World Athletics is deeply saddened to hear that 1952 Olympic javelin champion and former world record-holder Dana Zatopkova died on Friday (13) at the age of 97.
Born in the town of Frystat in 1922, Dana Ingrova, as she was then known, loved all sports. She pursued athletics and handball beyond her teenage years and started throwing the javelin in 1946. She also continued playing handball and went on to win the national title in that sport as part of the Slovak Slavia team.
Just two years after taking up the javelin, she became the first Czech woman to throw beyond 40 metres, earning selection for the 1948 Olympic Games in the process. At that same competition, national athletics star Emil Zatopek went over to congratulate her on her record-breaking performance. It was during this first conversation between the pair that they discovered they were both born on the same day – 19 September 1922.
More than that, though, they struck up a relationship which blossomed throughout that year. They went on to travel to the Olympic Games as a couple. It was there, with Emil having won the 10,000m and Dana having placed seventh in the javelin, that the couple got engaged. Emil bought two rings at London’s Piccadilly Circus and they wed later that year.
“The London experience influenced my whole life,” Zatopkova told Radio Prague International. “It was like a dream come true; it was a fairy tale world. But what made an even bigger impression was the spirit of the Olympics, which was palpable. It was in London that I started to take my sporting career seriously, that I developed a strong admiration for the Olympics idea and intensely wanted to be part of it.”
Four years later, at the 1952 Olympic Games in Helsinki, the pair made sporting history.
On 24 July, and having already won the 10,000m four days prior, Zatopek lined up for the 5000m. While his race was happening, Zatopkova was in the changing rooms, waiting for her event to start. She then heard a huge cheer from the crowd and so dashed out on to the track to learn that Zatopek had won the race.
As Zatopek was on his way off the track and Zatopkova was heading out for the javelin final, they passed one another. Zatopek showed his wife the gold medal, then Zatopkova grabbed it and put it in her bag. “It’s for good luck,” she said.
Moments later, while Zatopek was in the changing rooms, the team coach dashed in to give him an update on his wife’s competition. “She has thrown beyond 50 metres in the first round and is in first place!” the coach said.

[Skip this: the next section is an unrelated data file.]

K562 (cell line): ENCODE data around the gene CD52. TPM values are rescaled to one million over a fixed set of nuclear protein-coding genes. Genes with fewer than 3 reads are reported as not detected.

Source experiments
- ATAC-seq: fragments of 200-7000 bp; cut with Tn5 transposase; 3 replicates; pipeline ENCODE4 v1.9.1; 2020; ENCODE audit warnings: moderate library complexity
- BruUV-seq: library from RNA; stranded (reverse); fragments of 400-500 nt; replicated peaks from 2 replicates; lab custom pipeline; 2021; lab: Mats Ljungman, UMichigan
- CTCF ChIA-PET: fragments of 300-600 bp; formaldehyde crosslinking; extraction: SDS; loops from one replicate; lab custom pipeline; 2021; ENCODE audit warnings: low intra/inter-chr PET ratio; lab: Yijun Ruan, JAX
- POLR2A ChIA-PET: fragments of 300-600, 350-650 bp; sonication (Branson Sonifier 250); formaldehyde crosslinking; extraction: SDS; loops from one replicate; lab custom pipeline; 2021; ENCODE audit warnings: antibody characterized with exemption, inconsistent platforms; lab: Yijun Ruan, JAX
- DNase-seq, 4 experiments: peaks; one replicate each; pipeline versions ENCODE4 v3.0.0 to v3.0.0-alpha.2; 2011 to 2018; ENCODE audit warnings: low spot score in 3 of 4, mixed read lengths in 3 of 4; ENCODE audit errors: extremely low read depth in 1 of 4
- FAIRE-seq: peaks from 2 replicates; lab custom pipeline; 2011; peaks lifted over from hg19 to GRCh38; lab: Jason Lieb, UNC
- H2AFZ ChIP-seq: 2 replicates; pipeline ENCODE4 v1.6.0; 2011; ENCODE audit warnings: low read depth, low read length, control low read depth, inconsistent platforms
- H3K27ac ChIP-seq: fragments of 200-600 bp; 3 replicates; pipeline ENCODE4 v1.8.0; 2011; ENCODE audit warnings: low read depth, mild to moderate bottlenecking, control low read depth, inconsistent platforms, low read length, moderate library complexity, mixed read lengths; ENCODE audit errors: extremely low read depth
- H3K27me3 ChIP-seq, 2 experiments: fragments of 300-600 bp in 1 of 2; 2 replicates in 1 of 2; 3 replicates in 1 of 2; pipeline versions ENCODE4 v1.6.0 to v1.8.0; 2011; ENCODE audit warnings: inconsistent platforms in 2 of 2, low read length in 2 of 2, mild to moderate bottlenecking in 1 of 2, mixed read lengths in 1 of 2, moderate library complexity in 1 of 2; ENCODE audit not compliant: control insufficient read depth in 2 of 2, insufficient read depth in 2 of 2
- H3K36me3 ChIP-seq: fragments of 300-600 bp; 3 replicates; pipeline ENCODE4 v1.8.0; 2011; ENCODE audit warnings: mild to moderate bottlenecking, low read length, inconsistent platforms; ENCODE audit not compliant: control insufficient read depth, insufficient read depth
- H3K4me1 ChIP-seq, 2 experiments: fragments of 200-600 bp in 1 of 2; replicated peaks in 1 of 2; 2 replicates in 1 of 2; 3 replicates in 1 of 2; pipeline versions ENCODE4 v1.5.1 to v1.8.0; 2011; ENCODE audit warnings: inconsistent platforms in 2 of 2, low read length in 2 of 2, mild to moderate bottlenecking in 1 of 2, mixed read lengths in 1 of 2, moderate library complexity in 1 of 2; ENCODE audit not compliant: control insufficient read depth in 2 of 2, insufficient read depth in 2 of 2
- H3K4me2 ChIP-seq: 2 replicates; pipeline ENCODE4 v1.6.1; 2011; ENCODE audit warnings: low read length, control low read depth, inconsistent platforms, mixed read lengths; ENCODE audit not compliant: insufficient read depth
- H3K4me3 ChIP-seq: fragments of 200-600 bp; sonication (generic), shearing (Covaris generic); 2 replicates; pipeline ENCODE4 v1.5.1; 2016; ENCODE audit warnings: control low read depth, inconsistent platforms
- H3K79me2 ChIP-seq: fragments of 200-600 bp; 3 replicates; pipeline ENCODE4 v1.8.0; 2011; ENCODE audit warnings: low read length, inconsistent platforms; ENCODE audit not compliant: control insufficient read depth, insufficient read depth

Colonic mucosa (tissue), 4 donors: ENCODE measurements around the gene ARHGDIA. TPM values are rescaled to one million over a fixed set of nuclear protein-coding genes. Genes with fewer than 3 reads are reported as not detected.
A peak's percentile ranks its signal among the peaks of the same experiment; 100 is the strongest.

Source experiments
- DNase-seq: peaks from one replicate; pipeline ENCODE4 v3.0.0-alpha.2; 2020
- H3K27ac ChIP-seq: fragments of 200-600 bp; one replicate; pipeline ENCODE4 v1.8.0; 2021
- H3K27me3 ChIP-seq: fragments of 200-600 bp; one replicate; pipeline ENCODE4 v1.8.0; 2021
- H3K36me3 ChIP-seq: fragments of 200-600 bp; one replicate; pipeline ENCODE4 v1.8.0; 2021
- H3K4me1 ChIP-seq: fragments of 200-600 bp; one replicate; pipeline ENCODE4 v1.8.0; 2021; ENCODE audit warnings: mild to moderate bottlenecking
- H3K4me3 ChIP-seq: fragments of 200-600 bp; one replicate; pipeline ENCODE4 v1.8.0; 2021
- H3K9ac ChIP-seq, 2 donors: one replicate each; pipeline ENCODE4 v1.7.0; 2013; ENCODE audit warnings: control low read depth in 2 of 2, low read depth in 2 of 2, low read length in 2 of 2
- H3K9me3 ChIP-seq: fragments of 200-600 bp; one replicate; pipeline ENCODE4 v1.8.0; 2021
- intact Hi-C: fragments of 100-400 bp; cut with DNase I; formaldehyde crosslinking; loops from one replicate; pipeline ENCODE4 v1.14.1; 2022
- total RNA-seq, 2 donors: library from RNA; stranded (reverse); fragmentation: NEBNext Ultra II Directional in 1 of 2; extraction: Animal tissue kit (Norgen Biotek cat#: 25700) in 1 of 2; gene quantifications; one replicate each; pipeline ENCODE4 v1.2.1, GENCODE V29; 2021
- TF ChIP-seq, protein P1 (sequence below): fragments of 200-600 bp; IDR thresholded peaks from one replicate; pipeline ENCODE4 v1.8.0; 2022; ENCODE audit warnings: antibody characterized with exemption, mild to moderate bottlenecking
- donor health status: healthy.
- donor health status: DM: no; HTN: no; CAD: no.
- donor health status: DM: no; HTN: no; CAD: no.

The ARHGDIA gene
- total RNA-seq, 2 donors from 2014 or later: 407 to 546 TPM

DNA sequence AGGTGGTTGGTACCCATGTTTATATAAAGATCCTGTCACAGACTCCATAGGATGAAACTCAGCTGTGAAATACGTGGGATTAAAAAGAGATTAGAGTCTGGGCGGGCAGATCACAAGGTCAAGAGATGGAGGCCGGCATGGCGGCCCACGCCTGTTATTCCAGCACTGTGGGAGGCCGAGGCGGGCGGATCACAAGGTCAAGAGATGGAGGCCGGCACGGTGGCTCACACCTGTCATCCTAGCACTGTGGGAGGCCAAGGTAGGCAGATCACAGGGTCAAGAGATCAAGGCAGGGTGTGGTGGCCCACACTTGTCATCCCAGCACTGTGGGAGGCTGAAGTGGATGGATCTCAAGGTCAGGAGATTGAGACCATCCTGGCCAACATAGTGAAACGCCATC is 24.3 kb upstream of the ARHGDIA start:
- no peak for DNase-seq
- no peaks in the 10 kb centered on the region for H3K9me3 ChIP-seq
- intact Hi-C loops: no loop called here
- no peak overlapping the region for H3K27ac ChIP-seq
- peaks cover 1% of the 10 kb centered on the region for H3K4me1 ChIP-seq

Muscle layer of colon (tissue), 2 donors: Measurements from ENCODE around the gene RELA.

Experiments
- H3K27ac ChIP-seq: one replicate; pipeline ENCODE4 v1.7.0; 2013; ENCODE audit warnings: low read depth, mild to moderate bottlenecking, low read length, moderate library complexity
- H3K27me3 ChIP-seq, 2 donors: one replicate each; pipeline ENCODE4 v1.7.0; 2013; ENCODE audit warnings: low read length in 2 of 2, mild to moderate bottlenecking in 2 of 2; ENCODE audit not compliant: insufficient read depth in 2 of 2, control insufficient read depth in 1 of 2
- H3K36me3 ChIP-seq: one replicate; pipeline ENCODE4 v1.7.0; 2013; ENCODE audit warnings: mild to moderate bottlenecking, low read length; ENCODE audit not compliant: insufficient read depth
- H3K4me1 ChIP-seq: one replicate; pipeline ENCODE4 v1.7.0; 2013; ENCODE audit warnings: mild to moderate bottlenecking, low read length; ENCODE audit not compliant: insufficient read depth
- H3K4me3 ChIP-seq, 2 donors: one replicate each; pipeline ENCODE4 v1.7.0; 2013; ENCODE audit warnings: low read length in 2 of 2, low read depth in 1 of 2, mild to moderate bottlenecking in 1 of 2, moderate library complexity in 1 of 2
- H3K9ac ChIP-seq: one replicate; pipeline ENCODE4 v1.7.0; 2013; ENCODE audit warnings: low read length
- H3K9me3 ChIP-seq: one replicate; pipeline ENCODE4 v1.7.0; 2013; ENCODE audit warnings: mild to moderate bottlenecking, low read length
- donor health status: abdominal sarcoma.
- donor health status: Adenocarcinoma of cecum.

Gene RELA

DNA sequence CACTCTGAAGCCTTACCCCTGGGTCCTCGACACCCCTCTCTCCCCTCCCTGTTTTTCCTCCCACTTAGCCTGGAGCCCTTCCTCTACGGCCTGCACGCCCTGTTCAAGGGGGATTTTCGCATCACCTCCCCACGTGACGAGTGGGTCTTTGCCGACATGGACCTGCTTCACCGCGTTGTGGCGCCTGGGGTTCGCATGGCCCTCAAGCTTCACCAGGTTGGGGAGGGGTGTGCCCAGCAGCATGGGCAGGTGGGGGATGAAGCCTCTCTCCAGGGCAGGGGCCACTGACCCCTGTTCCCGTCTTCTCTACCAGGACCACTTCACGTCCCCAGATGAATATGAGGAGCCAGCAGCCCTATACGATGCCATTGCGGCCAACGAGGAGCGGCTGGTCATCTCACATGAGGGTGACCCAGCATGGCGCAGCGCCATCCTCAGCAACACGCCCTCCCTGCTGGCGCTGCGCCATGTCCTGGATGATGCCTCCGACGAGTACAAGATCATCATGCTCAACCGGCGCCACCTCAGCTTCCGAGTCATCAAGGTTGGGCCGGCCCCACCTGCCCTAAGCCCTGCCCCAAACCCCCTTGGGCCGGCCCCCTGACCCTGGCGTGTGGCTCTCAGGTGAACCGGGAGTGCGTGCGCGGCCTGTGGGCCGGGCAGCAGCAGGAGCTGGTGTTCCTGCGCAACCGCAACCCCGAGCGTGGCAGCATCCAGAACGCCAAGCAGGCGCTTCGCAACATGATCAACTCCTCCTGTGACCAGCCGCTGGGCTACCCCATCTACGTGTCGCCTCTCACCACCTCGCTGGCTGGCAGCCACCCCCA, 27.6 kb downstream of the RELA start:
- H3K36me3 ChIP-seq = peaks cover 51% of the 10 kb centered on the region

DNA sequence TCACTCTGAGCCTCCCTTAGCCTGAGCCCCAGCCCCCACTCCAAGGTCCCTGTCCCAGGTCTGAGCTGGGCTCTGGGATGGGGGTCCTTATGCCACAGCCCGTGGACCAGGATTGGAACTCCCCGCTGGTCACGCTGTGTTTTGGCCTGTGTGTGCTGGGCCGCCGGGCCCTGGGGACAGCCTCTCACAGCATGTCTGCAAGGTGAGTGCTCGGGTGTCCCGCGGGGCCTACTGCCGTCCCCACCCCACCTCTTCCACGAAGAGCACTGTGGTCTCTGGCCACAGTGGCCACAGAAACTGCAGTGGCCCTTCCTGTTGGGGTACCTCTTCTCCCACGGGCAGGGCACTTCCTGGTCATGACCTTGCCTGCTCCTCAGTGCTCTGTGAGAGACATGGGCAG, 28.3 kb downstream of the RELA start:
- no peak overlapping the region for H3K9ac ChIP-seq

Zatopkova’s opening effort of 50.47m, an Olympic record, stood up as the best mark of the day and she became the first Czech woman to win an Olympic gold medal in athletics.
Later, when she met up with her husband, Zatopek quipped that Zatopkova only won because she was excited by his 5000m victory. “Oh yeah?” she retorted. “Go and excite some other girl if you’re so smart. See if she’ll throw a javelin 50 metres for you!”
Their performances in London cemented their status as the golden couple of the sport. They achieved another double gold at the 1954 European Championships in Bern with Zatopkova winning the javelin with 52.91m and Zatopek taking the 10,000m title in 28:58.0, both of them setting championship records.
While injury forced Zatopek to retire in 1957, Zatopkova’s career continued to flourish and she set a world record of 55.73m in Prague in 1958. As was the case at the 1952 Olympics, Zatopkova’s big throw came in the opening round.
Two months later, and with Australia’s Anna Pazera having broken the world record with 57.40m, Zatopkova successfully defended her European title and improved her own championship record to 56.02m, a European record. Later that year, Zatopkova extended her own European record to 56.67m, a mark that remained her lifetime best.
In 1960, at the age of 37, Zatopkova qualified for her fourth Olympic Games. Soviet thrower Elvira Ozolina, who had twice broken the world record earlier that season, launched her spear out to an Olympic record of 55.98m in the opening round. Zatopkova responded with 53.78m in round three to take the silver medal.
She continued competing for another year and was ranked third in the world in 1961 before retiring from competitive athletics in 1962. She continued to be involved in the sport, working as a coach and sitting on the IAAF Women’s Committee from 1960-1972.
After her husband died in 2000, Zatopkova remained an avid follower of the sport and regularly attended social gatherings and events.
“Emil and I had many wonderful years,” she said a few years ago. “We had a lot of fun together and I appreciate the fact that we continued to make each other laugh. I always like to remember that.”
Compatriots Jan Zelezny and Babora Spotakova, both of whom won Olympic gold medals and set world records in the javelin, have fond memories of Zatopkova.
“I remember getting my first proper javelin from her,” Zelezny told Czech news website iRozhlas. “Even at a later age, she was very interested in sports. She watched all the major competitions and had an incredible memory. She was a sports encyclopaedia.”
“Every meeting with her was always very pleasant,” added Spotakova, who joined Zatopkova for her 97th birthday last year. “She was very interested in what is happening at the moment, she knew everything about us – where and when we were at competitions. She was also interested in young athletes, especially javelin throwers. Dana was an amazing woman.”